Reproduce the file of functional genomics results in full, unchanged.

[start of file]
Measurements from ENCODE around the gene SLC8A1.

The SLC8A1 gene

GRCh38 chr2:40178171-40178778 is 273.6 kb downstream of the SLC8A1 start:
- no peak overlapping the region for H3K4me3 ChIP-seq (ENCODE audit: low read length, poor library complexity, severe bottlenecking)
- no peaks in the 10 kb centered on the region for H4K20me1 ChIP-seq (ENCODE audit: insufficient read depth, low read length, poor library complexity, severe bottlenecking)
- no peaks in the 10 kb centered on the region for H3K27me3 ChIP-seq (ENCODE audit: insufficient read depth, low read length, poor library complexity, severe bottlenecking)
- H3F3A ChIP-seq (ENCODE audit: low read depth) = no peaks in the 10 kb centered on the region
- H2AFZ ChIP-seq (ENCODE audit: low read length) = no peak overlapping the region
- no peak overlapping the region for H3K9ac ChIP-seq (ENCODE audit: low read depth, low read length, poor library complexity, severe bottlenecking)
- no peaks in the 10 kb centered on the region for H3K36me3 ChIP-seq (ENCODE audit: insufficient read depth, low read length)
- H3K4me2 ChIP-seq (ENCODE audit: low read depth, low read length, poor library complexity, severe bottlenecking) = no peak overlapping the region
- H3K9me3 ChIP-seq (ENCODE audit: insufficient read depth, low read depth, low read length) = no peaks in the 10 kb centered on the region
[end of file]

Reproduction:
Measurements from ENCODE around the gene SLC8A1.

The SLC8A1 gene

GRCh38 chr2:40178171-40178778 is 273.6 kb downstream of the SLC8A1 start:
- no peak overlapping the region for H3K4me3 ChIP-seq (ENCODE audit: low read length, poor library complexity, severe bottlenecking)
- no peaks in the 10 kb centered on the region for H4K20me1 ChIP-seq (ENCODE audit: insufficient read depth, low read length, poor library complexity, severe bottlenecking)
- no peaks in the 10 kb centered on the region for H3K27me3 ChIP-seq (ENCODE audit: insufficient read depth, low read length, poor library complexity, severe bottlenecking)
- H3F3A ChIP-seq (ENCODE audit: low read depth) = no peaks in the 10 kb centered on the region
- H2AFZ ChIP-seq (ENCODE audit: low read length) = no peak overlapping the region
- no peak overlapping the region for H3K9ac ChIP-seq (ENCODE audit: low read depth, low read length, poor library complexity, severe bottlenecking)
- no peaks in the 10 kb centered on the region for H3K36me3 ChIP-seq (ENCODE audit: insufficient read depth, low read length)
- H3K4me2 ChIP-seq (ENCODE audit: low read depth, low read length, poor library complexity, severe bottlenecking) = no peak overlapping the region
- H3K9me3 ChIP-seq (ENCODE audit: insufficient read depth, low read depth, low read length) = no peaks in the 10 kb centered on the region